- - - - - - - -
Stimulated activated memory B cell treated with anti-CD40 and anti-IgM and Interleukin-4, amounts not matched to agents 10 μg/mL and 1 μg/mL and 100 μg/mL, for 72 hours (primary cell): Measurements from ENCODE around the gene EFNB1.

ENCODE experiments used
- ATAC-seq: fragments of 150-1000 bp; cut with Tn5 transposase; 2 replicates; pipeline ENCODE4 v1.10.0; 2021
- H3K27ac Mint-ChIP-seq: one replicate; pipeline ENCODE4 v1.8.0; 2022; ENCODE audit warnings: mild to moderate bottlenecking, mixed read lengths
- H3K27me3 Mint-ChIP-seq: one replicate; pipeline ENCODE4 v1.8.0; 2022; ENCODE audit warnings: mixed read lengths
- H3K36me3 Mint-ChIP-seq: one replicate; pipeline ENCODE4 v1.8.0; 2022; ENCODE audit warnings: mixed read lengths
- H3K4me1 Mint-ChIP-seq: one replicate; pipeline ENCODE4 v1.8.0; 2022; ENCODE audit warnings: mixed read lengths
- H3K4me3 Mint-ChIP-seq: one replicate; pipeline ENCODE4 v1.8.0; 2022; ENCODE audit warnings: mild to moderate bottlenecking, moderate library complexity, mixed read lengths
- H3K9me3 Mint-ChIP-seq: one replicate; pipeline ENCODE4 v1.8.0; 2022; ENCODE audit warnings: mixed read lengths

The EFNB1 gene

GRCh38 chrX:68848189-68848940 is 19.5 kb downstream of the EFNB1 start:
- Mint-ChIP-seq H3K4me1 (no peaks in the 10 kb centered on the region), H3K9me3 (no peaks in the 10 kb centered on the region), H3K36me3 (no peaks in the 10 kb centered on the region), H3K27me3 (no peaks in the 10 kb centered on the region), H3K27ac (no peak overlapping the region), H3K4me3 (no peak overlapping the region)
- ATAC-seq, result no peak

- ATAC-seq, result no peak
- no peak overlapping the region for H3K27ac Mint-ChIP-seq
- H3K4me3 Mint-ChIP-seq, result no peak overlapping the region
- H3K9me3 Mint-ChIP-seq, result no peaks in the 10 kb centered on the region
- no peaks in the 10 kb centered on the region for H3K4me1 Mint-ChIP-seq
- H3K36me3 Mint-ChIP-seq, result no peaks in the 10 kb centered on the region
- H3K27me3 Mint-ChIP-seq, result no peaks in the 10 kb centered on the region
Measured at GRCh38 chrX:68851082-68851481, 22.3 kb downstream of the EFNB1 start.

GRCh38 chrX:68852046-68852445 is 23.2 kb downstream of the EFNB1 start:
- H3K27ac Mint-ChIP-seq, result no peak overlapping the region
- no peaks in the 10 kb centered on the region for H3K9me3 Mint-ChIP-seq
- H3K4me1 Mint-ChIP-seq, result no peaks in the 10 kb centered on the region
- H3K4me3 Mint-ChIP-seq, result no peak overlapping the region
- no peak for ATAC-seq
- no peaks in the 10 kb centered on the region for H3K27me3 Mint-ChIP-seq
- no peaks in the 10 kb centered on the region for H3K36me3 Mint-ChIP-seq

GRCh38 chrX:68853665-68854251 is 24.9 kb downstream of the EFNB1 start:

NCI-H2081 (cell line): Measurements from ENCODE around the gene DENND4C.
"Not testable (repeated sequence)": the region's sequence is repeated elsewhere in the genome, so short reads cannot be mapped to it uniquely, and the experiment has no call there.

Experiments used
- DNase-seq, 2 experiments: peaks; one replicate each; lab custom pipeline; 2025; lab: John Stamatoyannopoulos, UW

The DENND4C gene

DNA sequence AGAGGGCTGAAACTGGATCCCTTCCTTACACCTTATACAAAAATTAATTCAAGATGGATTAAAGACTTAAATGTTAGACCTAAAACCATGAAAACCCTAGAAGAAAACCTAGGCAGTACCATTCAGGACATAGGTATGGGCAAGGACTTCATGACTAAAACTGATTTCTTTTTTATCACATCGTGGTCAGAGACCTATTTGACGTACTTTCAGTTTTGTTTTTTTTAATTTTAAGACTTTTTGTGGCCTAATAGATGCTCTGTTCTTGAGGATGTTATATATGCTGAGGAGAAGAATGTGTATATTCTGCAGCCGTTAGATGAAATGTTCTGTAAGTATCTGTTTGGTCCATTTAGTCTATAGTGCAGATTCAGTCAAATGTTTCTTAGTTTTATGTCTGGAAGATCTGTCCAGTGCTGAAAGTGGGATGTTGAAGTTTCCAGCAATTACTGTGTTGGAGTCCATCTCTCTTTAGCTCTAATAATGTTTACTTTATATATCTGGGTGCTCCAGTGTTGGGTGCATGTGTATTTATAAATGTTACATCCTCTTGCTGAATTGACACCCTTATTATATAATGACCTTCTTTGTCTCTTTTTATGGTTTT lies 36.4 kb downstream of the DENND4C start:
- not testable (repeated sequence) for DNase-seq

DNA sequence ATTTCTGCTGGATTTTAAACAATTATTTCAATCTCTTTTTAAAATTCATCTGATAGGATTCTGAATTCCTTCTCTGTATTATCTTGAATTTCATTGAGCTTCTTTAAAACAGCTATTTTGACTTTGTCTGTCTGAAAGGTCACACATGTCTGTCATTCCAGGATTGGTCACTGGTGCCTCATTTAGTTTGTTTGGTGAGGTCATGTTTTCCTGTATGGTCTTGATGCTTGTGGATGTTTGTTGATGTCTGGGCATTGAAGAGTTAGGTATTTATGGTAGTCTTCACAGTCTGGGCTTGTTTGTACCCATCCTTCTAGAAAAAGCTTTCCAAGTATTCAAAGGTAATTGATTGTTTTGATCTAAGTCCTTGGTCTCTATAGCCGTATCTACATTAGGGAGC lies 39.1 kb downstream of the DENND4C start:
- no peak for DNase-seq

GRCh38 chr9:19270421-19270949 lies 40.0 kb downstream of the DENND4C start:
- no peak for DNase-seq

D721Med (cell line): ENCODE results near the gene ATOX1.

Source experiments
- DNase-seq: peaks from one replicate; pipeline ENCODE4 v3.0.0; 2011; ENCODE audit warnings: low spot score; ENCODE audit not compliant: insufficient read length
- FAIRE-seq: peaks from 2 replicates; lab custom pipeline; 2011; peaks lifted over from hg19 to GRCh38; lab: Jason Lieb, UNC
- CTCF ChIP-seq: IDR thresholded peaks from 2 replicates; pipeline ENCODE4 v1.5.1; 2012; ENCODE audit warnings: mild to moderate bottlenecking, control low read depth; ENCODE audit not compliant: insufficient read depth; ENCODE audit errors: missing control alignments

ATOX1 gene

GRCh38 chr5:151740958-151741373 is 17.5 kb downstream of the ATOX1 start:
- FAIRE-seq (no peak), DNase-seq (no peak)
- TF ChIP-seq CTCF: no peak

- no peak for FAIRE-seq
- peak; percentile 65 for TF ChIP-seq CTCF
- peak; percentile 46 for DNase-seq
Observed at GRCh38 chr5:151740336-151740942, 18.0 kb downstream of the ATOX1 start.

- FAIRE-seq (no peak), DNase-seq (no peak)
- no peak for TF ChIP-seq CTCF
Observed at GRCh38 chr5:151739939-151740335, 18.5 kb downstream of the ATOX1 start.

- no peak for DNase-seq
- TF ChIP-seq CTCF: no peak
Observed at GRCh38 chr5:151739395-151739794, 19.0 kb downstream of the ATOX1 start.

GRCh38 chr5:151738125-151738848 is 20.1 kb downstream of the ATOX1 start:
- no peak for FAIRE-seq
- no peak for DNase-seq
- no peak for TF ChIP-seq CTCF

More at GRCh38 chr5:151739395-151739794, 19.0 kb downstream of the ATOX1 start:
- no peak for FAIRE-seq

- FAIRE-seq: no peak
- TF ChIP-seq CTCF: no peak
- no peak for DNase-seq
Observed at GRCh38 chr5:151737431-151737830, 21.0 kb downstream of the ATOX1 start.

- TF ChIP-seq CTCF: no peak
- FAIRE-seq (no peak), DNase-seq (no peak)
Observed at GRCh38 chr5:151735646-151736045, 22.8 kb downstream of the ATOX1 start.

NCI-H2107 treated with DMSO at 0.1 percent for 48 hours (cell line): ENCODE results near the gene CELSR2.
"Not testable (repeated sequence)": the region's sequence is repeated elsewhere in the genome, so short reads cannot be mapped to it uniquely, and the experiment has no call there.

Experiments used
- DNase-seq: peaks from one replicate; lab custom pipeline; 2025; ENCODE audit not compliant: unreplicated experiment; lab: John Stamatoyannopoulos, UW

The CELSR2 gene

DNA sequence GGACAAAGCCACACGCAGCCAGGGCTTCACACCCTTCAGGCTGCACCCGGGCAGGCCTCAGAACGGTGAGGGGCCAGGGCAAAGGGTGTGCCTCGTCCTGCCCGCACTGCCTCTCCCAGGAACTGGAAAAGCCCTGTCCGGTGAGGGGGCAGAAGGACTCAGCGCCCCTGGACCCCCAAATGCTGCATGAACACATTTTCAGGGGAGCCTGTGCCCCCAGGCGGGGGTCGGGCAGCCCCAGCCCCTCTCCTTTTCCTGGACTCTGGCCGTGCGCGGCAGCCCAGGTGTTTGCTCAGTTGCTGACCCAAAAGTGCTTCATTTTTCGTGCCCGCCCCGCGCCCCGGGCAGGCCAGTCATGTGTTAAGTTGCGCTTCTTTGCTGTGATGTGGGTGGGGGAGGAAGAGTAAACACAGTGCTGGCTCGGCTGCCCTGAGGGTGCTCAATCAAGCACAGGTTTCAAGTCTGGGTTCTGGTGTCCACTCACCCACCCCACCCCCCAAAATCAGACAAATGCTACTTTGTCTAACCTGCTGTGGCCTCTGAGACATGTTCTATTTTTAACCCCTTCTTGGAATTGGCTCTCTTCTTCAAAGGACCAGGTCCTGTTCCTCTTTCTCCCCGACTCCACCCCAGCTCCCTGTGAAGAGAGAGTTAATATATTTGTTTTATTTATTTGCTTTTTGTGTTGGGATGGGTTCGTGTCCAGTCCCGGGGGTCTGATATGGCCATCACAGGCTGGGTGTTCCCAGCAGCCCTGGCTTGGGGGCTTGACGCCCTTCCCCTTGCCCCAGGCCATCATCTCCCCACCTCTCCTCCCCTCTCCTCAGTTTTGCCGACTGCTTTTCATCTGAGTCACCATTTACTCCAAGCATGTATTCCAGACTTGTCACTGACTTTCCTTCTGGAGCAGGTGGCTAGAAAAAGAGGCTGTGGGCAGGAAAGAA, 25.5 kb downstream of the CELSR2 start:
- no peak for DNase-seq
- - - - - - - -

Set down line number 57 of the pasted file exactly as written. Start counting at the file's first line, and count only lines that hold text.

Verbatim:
Observed at GRCh38 chr5:151739939-151740335, 18.5 kb downstream of the ATOX1 start.